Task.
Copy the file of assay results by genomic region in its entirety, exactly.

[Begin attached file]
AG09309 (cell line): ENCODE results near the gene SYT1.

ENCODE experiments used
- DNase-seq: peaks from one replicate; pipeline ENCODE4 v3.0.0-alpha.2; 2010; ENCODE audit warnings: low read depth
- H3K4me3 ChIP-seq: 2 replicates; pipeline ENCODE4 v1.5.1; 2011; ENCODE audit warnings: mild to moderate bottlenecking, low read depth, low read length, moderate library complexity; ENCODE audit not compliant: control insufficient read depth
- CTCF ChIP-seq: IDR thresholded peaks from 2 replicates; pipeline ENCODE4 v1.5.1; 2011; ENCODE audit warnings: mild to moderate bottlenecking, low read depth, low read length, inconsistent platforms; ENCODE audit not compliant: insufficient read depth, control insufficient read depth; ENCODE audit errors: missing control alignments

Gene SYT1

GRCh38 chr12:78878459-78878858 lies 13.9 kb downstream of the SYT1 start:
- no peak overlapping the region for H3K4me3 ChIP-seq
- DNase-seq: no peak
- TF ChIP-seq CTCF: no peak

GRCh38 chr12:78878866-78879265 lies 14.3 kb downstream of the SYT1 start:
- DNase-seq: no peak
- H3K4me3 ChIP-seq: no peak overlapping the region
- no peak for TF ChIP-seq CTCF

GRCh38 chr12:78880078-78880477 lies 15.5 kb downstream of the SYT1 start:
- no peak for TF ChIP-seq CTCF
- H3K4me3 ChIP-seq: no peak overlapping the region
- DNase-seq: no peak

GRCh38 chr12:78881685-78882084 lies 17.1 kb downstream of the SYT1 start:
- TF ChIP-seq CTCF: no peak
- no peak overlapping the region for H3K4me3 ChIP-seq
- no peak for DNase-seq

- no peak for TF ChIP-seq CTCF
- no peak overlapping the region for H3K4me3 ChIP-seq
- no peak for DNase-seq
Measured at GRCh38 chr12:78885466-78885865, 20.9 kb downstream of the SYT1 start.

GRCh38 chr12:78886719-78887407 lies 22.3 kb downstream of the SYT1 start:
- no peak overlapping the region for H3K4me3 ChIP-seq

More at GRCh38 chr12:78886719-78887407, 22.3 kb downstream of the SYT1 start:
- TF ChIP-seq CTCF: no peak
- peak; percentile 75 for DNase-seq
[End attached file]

AG09309 (cell line): ENCODE results near the gene SYT1.

ENCODE experiments used
- DNase-seq: peaks from one replicate; pipeline ENCODE4 v3.0.0-alpha.2; 2010; ENCODE audit warnings: low read depth
- H3K4me3 ChIP-seq: 2 replicates; pipeline ENCODE4 v1.5.1; 2011; ENCODE audit warnings: mild to moderate bottlenecking, low read depth, low read length, moderate library complexity; ENCODE audit not compliant: control insufficient read depth
- CTCF ChIP-seq: IDR thresholded peaks from 2 replicates; pipeline ENCODE4 v1.5.1; 2011; ENCODE audit warnings: mild to moderate bottlenecking, low read depth, low read length, inconsistent platforms; ENCODE audit not compliant: insufficient read depth, control insufficient read depth; ENCODE audit errors: missing control alignments

Gene SYT1

GRCh38 chr12:78878459-78878858 lies 13.9 kb downstream of the SYT1 start:
- no peak overlapping the region for H3K4me3 ChIP-seq
- DNase-seq: no peak
- TF ChIP-seq CTCF: no peak

GRCh38 chr12:78878866-78879265 lies 14.3 kb downstream of the SYT1 start:
- DNase-seq: no peak
- H3K4me3 ChIP-seq: no peak overlapping the region
- no peak for TF ChIP-seq CTCF

GRCh38 chr12:78880078-78880477 lies 15.5 kb downstream of the SYT1 start:
- no peak for TF ChIP-seq CTCF
- H3K4me3 ChIP-seq: no peak overlapping the region
- DNase-seq: no peak

GRCh38 chr12:78881685-78882084 lies 17.1 kb downstream of the SYT1 start:
- TF ChIP-seq CTCF: no peak
- no peak overlapping the region for H3K4me3 ChIP-seq
- no peak for DNase-seq

- no peak for TF ChIP-seq CTCF
- no peak overlapping the region for H3K4me3 ChIP-seq
- no peak for DNase-seq
Measured at GRCh38 chr12:78885466-78885865, 20.9 kb downstream of the SYT1 start.

GRCh38 chr12:78886719-78887407 lies 22.3 kb downstream of the SYT1 start:
- no peak overlapping the region for H3K4me3 ChIP-seq

More at GRCh38 chr12:78886719-78887407, 22.3 kb downstream of the SYT1 start:
- TF ChIP-seq CTCF: no peak
- peak; percentile 75 for DNase-seq